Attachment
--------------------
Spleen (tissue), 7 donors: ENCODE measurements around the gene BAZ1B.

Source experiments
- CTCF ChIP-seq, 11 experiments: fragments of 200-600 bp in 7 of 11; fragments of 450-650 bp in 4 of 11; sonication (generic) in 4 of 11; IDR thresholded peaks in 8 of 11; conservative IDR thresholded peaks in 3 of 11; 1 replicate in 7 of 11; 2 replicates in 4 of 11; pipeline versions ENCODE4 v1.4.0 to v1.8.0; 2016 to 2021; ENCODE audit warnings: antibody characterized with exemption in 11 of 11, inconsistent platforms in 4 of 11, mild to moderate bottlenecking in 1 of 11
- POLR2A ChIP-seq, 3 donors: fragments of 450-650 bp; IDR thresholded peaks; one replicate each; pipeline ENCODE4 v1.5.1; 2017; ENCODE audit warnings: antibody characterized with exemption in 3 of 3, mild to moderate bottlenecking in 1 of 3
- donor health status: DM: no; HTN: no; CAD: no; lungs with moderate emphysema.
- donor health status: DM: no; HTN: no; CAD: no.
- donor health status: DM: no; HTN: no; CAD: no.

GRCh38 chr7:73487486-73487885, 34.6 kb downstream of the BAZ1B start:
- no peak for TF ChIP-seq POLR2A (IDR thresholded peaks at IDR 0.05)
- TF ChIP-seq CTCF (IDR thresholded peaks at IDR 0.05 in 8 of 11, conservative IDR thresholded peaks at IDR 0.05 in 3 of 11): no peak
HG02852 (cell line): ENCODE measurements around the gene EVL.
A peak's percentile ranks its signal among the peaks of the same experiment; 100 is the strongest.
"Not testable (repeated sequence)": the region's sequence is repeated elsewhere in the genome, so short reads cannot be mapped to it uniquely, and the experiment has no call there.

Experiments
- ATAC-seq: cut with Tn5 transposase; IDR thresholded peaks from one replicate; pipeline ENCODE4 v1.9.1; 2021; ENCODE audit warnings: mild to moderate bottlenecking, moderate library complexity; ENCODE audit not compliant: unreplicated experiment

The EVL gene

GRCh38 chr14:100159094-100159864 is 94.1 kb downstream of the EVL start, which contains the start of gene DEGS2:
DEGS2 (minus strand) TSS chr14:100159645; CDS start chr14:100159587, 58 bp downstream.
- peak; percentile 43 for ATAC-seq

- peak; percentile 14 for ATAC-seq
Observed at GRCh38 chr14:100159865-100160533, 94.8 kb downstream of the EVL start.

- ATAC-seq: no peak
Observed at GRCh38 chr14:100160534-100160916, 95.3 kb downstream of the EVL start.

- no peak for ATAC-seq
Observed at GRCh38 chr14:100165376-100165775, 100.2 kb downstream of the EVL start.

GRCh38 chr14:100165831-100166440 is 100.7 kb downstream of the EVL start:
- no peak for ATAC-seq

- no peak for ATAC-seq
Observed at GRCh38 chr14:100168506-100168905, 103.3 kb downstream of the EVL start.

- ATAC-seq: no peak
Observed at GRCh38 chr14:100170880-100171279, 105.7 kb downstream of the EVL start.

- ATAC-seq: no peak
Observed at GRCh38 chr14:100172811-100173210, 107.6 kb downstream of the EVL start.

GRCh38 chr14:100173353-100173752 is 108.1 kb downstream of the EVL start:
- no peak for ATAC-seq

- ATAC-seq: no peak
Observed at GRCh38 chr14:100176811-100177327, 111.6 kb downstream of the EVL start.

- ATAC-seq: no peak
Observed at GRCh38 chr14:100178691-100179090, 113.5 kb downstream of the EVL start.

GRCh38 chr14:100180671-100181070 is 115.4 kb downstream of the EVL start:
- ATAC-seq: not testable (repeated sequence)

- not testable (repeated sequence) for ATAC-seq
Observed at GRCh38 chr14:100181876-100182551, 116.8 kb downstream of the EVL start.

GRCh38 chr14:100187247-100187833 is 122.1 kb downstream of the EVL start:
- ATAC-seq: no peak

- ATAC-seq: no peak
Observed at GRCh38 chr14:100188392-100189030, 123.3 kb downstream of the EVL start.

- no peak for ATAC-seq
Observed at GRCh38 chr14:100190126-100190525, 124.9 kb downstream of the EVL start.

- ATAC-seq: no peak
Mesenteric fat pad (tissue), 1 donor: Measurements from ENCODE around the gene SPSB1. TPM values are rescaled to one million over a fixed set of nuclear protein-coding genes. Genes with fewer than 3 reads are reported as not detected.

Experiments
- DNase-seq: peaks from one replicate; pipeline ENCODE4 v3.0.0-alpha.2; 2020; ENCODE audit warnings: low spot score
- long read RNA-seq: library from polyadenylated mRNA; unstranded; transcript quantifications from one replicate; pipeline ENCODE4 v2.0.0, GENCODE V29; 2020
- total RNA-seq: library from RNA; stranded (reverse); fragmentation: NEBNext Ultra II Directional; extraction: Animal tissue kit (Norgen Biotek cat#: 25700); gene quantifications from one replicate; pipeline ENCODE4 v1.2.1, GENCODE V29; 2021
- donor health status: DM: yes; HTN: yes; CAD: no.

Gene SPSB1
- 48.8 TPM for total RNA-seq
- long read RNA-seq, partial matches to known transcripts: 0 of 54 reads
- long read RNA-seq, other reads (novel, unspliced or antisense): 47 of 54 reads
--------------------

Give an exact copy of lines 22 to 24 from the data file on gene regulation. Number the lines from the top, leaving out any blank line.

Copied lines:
- ATAC-seq: no peak
Observed at GRCh38 chr14:100160534-100160916, 95.3 kb downstream of the EVL start.

- no peak for ATAC-seq